Between Memory, Myth and History: Atlantic Voyages in the Rise of an Afro-Brazilian Temple
Fellows’ Fellowship, 2018–19
A graduate of Yale University, Lisa Earl Castillo holds a PhD in Letras, with a concentration in Literary Theory and Cultural Studies, from the Universidade Federal da Bahia (Brazil). Her doctoral thesis examined the transmission of knowledge in an Afro-Brazilian religion, with a focus on how traditional strategies for teaching and learning affect the ways that ethnographic writing on the religion is perceived. It was published in 2008 under the title Entre a Oralidade e a Escrita: a Etnografia nos Candomblés da Bahia. Her current research focuses on reconstructing the life histories of nineteenth-century Yoruba- and Gbe-speaking freed people who are remembered today as the founders of the oldest Afro-Brazilian temples, with special attention to their legendary return voyages to Africa. In this endeavor she utilizes diverse primary sources in Brazilian and West African archives, also conducting ethnographic field work with present-day descendants. Her work has generated articles and book chapters published in Brazil, West Africa and internationally.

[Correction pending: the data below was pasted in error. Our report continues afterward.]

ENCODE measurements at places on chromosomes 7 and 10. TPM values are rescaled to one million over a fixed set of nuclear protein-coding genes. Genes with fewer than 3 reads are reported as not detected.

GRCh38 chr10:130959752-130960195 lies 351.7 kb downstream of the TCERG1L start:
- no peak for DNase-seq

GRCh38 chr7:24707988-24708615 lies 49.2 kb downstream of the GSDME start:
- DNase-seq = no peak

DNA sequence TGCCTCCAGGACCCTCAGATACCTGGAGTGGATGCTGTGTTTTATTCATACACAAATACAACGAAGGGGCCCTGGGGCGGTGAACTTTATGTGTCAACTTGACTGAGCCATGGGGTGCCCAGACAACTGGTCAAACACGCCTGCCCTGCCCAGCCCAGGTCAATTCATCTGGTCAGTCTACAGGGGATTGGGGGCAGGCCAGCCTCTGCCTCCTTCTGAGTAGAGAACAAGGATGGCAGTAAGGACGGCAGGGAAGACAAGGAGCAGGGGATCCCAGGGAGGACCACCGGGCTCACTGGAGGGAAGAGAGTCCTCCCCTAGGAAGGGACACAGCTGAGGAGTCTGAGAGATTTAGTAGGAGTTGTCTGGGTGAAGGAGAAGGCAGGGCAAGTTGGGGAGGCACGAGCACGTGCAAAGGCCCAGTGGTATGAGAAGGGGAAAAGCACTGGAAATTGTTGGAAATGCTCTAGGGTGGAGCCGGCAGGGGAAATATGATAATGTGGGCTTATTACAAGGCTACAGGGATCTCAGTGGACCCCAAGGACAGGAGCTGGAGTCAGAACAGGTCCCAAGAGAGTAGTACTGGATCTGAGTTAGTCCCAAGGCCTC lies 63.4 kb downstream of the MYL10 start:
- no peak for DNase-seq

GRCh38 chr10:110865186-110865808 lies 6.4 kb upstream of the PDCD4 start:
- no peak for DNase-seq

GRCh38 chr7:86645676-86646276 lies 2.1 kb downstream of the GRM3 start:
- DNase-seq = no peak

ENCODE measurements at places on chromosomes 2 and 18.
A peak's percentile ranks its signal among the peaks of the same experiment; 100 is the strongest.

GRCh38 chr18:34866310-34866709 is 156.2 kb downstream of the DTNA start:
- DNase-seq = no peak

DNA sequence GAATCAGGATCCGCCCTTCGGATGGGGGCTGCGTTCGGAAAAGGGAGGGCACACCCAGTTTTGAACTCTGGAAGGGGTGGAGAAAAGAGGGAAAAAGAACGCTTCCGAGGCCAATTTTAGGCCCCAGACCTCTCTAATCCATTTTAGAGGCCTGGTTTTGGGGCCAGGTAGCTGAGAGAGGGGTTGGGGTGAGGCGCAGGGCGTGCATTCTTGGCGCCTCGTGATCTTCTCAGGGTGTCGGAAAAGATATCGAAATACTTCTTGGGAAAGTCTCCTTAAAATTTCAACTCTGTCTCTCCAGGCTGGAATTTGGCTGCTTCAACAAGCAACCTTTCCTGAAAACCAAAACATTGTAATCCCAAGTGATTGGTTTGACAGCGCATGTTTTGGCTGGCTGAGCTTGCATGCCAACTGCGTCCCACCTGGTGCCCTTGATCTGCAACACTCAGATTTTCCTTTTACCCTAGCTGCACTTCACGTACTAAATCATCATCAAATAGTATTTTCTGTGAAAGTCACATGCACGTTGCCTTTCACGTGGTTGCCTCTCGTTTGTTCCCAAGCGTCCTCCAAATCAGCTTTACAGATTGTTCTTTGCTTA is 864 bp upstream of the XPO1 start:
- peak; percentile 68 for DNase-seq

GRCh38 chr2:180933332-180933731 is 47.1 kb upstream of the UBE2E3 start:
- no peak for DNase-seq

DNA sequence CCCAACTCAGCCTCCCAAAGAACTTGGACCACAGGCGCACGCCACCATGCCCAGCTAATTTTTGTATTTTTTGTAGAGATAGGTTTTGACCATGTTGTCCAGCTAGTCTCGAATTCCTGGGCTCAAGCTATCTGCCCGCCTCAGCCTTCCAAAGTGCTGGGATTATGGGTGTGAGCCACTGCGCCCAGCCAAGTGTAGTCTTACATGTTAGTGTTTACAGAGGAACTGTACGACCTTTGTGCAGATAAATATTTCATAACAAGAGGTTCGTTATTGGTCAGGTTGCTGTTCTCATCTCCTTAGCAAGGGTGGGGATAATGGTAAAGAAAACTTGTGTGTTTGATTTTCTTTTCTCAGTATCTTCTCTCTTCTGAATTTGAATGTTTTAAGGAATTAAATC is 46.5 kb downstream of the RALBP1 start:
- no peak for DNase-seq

- Castillo, Lisa Earl. “Bamboxê Obitikô and the Nineteenth Century Expansion of Orisha Worship in Brazil.” Tempo 22, no. 39 (2016): 126–53.
- Castillo, Lisa Earl. “Mapping the Nineteenth-Century Brazilian Returnee Movement: Demographics, Life Stories and the Questions of Slavery.” Atlantic Studies, Global Currents 13, no. 1 (2016): 25–52.
- Castillo, Lisa Earl, Wlamyra Albuquerque, and Gabriela dos Reis Sampaio. Barganhas e querelas da escravidão: tráfico, alforria e liberdada (séculos XVIII e XIX). Salvador, Brazil: Edufba, 2014.
- Castillo, Lisa Earl. “The Alaketu Temple and its Founders: Portrait of an Afro-Brazilian Dynasty.” Luso-Brazilian Review 50, no. 1 (2013): 83–112.
- Castillo, Lisa Earl. Entre a Oralidade e a Escrita: a Etnografia nos Candomblés da Bahia. Salvador, Brazil: Edufba, 2008.